The prestigious 2013 Crawford Award was presented to UGS geologists Rich Giraud and Greg McDonald in recognition for their combined work on the outstanding geologic publication Landslide Inventory Map of the Twelvemile Canyon, Sanpete County, Utah (UGS Map 247DM). The publication includes a 1:24,000-scale landslide inventory map and geodatabase for Twelvemile Canyon, east of Mayfield, Utah.  The map covers 59 square miles on the west side of the Wasatch Plateau.  The purpose of the map and database is to show landslide deposits and their characteristics to provide information for managing landslide problems.

The Crawford Award recognizes outstanding achievement, accomplish­ments, or contributions by a current UGS scientist to the understanding of some aspect of Utah geology or Earth science. The award is named in honor of Arthur L. Crawford, first director of the UGS.

This and other UGS publications are available at DNR Map & Bookstore

Watch 2013 Crawford Award Announcement

It’s been a month since a massive rock slide sent boulders the size of trucks tumbling into and across Jones Hole Creek, and a thick layer of cream-colored sandstone dust still coats every surface.





Trilobite, House Range, Millard County, Utah
Photographer: Michael Vanden Berg

Cambrian-age shales from western Utah’s House Range contain millions of fossilized trilobites, such as this specimen of Elrathia kingi.

Mount Timpanogos, Wasatch Range, Utah County, Utah
Photographer: Jason Berry

Thousands of years of precipitation, wind, and glacial erosion have sculpted the east face of the Mount Timpanogos massif. The steep cliffs and snow-covered ledges of the Oquirrh Formation exposed on Roberts Horn (10,953 feet) are reminiscent of the Canadian Rockies.

San Rafael Reef, Emery County, Utah
Photographer: Tom Chidsey

The steeply dipping east flank of the San Rafael Swell is part of a large fold that formed in Late Cretaceous to early Tertiary time.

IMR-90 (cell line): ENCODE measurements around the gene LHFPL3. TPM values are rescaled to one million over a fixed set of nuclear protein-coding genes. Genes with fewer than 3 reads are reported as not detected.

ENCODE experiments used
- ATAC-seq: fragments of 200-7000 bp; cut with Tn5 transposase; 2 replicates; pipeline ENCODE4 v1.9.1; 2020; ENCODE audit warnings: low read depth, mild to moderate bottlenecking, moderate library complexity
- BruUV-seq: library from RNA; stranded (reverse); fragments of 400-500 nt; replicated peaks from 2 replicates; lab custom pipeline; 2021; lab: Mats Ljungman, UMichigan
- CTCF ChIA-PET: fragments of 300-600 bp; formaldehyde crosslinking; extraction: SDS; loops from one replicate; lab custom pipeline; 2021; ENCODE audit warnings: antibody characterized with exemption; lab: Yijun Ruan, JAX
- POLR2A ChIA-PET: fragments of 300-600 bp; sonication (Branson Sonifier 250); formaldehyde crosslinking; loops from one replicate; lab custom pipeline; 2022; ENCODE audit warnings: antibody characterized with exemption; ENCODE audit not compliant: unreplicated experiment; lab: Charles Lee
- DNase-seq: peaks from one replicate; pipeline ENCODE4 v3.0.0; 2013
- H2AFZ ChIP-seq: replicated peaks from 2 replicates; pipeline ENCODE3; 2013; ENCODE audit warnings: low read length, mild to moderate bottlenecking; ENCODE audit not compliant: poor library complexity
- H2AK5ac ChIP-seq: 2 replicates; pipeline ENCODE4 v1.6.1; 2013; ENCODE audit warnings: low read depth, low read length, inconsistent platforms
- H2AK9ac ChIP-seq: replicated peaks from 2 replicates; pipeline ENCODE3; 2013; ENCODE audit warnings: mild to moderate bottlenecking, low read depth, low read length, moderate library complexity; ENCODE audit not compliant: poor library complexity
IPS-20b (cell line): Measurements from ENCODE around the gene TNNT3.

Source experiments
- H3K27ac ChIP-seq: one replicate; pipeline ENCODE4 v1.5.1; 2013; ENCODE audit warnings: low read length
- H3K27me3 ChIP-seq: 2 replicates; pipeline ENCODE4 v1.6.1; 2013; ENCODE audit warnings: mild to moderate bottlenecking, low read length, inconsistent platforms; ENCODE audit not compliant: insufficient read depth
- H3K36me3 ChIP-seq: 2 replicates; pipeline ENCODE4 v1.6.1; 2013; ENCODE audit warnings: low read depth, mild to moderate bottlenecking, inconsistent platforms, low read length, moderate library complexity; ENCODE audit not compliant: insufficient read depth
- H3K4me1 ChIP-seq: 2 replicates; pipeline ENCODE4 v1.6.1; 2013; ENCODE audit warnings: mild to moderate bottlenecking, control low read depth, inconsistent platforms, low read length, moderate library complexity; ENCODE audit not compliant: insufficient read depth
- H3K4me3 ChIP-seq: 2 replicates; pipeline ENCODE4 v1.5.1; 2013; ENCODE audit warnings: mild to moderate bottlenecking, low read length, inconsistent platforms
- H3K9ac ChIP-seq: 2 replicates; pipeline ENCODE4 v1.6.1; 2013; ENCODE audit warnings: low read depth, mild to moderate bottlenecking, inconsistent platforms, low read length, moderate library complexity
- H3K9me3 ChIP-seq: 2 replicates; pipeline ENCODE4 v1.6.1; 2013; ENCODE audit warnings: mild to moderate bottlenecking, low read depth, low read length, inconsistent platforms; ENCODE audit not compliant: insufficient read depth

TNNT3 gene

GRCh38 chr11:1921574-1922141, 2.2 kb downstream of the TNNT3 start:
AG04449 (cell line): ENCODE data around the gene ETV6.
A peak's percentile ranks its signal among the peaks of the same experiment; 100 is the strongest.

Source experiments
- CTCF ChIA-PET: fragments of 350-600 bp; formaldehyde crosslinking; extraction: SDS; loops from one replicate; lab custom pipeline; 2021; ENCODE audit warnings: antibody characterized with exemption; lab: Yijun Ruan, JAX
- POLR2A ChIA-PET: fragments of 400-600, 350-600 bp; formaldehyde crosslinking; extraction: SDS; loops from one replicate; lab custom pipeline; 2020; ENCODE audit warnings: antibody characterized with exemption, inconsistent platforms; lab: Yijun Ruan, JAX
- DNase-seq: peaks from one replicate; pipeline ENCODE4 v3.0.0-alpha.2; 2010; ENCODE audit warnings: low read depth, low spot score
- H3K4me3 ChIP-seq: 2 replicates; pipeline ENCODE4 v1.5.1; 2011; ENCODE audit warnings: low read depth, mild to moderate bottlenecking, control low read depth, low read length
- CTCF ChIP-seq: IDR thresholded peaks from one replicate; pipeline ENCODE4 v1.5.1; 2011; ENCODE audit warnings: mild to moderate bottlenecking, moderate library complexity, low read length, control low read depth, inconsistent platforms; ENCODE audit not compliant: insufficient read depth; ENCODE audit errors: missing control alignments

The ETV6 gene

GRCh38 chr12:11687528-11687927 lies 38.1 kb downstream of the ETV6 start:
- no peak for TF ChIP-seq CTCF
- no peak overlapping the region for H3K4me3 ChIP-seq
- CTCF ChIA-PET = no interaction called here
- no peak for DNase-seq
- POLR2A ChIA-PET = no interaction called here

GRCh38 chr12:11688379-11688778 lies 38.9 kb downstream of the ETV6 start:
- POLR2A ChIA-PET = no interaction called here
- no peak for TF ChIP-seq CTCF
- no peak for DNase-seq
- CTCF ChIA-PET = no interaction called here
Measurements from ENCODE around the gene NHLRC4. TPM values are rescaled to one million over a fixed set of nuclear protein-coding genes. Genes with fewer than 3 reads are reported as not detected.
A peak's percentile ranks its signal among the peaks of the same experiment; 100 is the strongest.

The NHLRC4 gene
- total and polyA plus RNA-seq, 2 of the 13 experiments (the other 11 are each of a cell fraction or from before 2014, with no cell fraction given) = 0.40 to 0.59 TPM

by Steve D. Bowman and William R. Lund

This compilation includes 20 reports pertaining to U.S. Geological Survey (USGS)-funded National Earthquake Hazards Reduction Program (NEHRP) paleoseismic investigations conducted between 1978 and 2012, one report that predates the NEHRP program, and 36 annual to semi-annual Summaries of Technical Reports authored by funded NEHRP investigators. These reports contain information on some of the first paleoseismic investigations conducted on the Wasatch fault zone. Original authors made few copies of these reports, and many are very difficult to locate. This publication makes these otherwise hard-to-find legacy reports easily accessible to scientists, government policy makers, and the general public.

MP-13-3         $14.95



Residents and agencies are racing to fight debris and water flow caused by an unusually wet “monsoon season” in Utah that has caused slides and the threat of slides from Huntington to Alpine and across the Wasatch Front.

Salt Lake City averages 0.61 inches of rain in July, according to National Weather Service readings taken at Salt Lake airport. As of July 17, readings there totaled 1.15 inches and the month has weeks to go.


Wasatch-Cache National Forest, Weber County, Utah
Photographer: Ken Krahulec

Prominent cliffs of gently dipping Mississippian-age Deseret (upper) and Gardison (lower) Limestone are exposed along the walls of Ogden Canyon. These strata are part of a thrust sheet emplaced during the Sevier orogeny, a regional mountain-building event that affected much of western Utah between about 140 and 50 million years ago.

For the third time in five years, a Grand Staircase-Escalante National Monument employee was honored by having a newly discovered dinosaur named for them.

The British scientific journal Proceedings of the Royal Society announced Wednesday that a new species of horned dinosaur unearthed at the monument is called Nasutoceratops titusi.